Something Cloudy, Something Clear was first produced at the Jean Cocteau Repertory in New York City in August, 1981. This beautiful hardcover edition of the play, just published by New Directions, features a thoughtful introduction by Eve Adamson, director of the Cocteau Repertory, who was also Williams' friend. Panned by the critics, this late work (written three years before the author's death in 1983) has languished in obscurity until now.
In this bittersweet, and clearly autobiographical, reflection on his first love affair (and his early career as a writer), Williams shifts easily and continually between his younger and older selves (the play is set in 1940 and 1980). Something Cloudy is a startling portrait of the artist as a pathetic, horny, self-loathing, alcoholic homosexual — as both a young and an old man. Mixing thinly-disguised fictional characters with figures from his own life (longtime companion Frank Merlo, childhood sweetheart Hazel, actress Tallulah Bankhead, and Kip Kiernan, his first lover) Williams renders a sad vision (at the same time a tender apologia) of himself and his relationships.
This human tragedy of mutual exploitation revolves around a dramatically crippled trio on a windy Provincetown beach — August, a young homosexual playwright; Clare, a terminally-ill chippy; and Kip, the innocent, doomed dancer they both adore.
While Clare struggles with her homophobic, gangster pimp, August fights off last night's foul-mouthed, drunken trick. At the center stands Kip, whom August lovingly describes as, "Doomed! How goddamn stupid it is to look at them with envy, the perfect ones, the ones that appear to be completely, completely flawless, the—perfect—with eyes like startled flowers…"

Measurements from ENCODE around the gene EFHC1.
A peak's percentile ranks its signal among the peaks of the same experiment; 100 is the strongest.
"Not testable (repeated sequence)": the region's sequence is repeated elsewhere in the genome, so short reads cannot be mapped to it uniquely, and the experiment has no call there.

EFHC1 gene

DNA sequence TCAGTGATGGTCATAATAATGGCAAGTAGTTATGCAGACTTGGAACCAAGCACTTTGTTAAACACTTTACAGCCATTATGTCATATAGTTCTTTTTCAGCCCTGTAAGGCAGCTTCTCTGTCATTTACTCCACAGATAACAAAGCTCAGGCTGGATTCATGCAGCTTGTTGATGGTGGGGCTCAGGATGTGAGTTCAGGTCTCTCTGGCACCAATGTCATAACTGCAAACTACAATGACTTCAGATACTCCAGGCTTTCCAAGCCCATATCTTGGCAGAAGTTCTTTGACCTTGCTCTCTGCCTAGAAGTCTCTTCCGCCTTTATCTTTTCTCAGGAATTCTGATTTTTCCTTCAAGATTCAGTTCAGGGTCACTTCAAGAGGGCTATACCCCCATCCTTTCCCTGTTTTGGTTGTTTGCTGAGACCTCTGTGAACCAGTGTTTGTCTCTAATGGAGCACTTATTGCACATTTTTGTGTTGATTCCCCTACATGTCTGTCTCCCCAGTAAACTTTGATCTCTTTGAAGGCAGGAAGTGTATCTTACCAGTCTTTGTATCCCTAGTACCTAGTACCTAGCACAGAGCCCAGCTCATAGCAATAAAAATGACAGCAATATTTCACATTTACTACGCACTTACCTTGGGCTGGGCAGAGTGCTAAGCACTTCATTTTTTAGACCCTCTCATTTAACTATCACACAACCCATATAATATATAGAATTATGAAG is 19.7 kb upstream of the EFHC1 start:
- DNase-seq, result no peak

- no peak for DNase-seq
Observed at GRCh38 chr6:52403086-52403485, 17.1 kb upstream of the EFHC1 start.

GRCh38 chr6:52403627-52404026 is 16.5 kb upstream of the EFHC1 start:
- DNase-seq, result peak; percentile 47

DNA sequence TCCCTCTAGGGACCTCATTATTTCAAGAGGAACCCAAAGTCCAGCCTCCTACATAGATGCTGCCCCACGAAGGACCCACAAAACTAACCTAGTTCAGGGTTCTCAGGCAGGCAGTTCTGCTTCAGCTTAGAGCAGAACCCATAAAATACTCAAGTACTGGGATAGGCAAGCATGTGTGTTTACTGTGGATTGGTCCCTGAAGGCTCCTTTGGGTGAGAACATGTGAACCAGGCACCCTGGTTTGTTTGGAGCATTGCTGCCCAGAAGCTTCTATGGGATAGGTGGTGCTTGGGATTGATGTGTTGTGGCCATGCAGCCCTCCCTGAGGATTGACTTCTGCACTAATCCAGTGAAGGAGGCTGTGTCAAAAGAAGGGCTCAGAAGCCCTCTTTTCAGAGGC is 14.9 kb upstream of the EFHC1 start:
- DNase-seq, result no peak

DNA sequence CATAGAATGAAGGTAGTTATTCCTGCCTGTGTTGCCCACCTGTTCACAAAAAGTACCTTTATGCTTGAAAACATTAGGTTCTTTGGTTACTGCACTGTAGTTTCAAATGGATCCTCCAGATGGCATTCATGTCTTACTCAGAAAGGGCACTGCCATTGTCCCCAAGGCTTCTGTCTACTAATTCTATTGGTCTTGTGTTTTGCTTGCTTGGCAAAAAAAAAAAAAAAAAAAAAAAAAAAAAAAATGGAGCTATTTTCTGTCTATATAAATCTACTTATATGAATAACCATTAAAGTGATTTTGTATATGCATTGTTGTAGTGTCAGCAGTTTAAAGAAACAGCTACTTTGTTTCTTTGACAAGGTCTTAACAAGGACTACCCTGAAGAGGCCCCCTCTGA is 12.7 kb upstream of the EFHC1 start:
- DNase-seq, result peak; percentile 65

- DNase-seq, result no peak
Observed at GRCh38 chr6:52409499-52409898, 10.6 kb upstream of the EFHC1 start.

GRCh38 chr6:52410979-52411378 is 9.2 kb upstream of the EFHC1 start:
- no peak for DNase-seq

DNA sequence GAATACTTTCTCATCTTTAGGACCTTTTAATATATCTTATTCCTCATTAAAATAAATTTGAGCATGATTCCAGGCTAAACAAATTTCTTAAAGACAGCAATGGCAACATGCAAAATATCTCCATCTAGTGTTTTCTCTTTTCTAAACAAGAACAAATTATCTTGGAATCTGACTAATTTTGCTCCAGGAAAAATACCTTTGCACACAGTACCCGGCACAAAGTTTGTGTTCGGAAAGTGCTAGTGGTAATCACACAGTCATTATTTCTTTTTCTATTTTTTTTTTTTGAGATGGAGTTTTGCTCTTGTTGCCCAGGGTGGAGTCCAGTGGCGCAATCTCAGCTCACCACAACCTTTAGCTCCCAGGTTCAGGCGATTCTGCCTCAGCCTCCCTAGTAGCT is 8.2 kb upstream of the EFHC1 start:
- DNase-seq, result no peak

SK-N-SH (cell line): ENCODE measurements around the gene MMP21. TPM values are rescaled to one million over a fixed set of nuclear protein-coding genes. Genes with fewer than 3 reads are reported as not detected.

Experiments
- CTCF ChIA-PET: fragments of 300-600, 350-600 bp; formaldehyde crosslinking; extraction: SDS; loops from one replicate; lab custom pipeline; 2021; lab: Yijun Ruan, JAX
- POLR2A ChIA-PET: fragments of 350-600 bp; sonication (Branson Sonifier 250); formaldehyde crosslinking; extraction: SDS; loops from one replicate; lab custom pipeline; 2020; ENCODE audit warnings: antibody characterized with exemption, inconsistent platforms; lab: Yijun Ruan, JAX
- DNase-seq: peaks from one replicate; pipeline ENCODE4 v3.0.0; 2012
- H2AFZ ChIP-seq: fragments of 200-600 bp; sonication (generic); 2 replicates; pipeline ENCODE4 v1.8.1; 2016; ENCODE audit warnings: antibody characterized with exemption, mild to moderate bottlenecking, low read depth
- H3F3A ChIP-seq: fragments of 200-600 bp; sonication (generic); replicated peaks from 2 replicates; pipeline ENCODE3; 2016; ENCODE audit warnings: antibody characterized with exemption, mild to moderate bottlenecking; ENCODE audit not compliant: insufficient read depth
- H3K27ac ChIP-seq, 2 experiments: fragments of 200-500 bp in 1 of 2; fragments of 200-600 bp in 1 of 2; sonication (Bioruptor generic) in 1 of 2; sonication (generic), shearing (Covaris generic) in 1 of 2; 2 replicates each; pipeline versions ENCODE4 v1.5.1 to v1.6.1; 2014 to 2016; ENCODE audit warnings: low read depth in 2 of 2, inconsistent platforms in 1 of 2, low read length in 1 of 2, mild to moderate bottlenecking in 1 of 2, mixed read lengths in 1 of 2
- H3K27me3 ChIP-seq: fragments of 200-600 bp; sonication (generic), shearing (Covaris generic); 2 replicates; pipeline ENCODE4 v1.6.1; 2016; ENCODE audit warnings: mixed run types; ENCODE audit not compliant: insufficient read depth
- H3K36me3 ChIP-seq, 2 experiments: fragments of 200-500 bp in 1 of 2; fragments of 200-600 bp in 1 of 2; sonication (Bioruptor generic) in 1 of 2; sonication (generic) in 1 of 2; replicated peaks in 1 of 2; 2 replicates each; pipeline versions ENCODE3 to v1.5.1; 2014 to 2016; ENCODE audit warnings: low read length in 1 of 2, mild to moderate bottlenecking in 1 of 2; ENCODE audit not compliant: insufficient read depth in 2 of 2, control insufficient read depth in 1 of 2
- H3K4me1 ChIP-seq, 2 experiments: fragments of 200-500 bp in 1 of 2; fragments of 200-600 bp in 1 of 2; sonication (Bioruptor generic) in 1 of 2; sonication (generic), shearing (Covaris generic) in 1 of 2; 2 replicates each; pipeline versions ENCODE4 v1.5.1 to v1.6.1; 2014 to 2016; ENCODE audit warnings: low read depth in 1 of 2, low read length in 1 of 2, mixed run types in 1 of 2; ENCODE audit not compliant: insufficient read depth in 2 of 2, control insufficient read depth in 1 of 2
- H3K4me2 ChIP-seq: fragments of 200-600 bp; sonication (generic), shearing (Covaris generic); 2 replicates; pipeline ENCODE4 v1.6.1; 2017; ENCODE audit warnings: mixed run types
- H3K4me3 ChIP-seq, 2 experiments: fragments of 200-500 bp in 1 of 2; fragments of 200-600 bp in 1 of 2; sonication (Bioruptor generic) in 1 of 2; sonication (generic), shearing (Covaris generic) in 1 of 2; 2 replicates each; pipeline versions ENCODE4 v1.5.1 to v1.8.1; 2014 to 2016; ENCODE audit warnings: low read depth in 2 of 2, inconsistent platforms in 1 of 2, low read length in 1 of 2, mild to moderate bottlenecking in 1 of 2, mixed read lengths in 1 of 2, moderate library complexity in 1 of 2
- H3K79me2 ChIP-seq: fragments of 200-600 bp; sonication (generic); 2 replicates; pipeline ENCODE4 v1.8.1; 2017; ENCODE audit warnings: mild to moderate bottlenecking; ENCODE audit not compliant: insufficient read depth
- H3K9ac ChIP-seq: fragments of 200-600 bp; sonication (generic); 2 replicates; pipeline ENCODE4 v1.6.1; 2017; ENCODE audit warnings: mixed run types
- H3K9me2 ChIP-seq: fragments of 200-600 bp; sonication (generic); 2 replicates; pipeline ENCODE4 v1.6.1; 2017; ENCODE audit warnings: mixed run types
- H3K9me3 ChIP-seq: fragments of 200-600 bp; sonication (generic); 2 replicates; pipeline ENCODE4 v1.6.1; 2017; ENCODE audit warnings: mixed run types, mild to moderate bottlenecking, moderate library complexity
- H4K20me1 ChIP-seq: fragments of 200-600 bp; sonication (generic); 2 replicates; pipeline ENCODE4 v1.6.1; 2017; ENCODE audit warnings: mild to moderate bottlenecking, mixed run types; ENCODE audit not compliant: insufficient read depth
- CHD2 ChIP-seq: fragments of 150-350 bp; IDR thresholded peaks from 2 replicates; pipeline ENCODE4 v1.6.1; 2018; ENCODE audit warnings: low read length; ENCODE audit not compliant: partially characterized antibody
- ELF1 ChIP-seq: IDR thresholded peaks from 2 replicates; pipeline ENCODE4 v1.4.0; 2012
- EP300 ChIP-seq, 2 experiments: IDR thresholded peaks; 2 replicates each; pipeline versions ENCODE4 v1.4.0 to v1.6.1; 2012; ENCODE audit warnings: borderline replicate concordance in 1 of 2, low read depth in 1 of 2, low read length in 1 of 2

August, phenomenally pathetic at thirty, pursues the perfect Kip, pausing to reflect, "was I that terrifying forty years ago."
After a rough start with a lot of irritating interrupted dialogue ("Perhaps he—" "You said you—" ) Williams give us some great moments of dry humor ("Go swim, go drown, I hope a shark eats you!") and wonderfully classic Tennessee dialogue ("Don't be too lonely tonight, spend it with somebody lovely. Goodbye. I mean au revoir. We'll make it together — we have to!") It's not necessarily up there with Streetcar or Glass Menagerie, but I guess hearing August pick up a sailor (SEAMAN: "Tonight I'm too drunk to fuck you, kid." AUGUST: "I wouldn't dream of disputing the matter with you, Spud." SEAMAN: "So you can fuck me for another fin and a drink.") is some consolation for the preceding lineage of closet cases, pederasts, and subtle innuendos (Cat On a Hot Tin Roof's Brick and Skipper, Suddenly Last Summer's Sebastian, Night of the Iguana's Miss Fellowes, etc.)
The characters of Something Cloudy, with their sad understanding of what Williams calls, "the exigencies of desperation," in the end have as much vivid depth, soul, and pathetic dignity as Blanche DuBois. They play out their moments of cruelty and tenderness, spite and forgiveness — finally redeemed by human kindness, the clear overcoming the cloudy.
Sunday, February 05, 2012
I'm involved in several exciting events this month:
3) February 18 | 6:15PM—7:30PM Namaste Hall,
California Institute of Integral Studies Main Building (1453 Mission Street @ 10th)
Witnessing: History and the Individual Voice—A conversation between prize-winning novelist/poet Elizabeth Rosner, author of The Speed of Light and Blue Nude; and filmmaker/author/curator Jenni Olson, director of The Joy of Life. Preceded by open mike by MFA students, 5:30PM—6:00PM.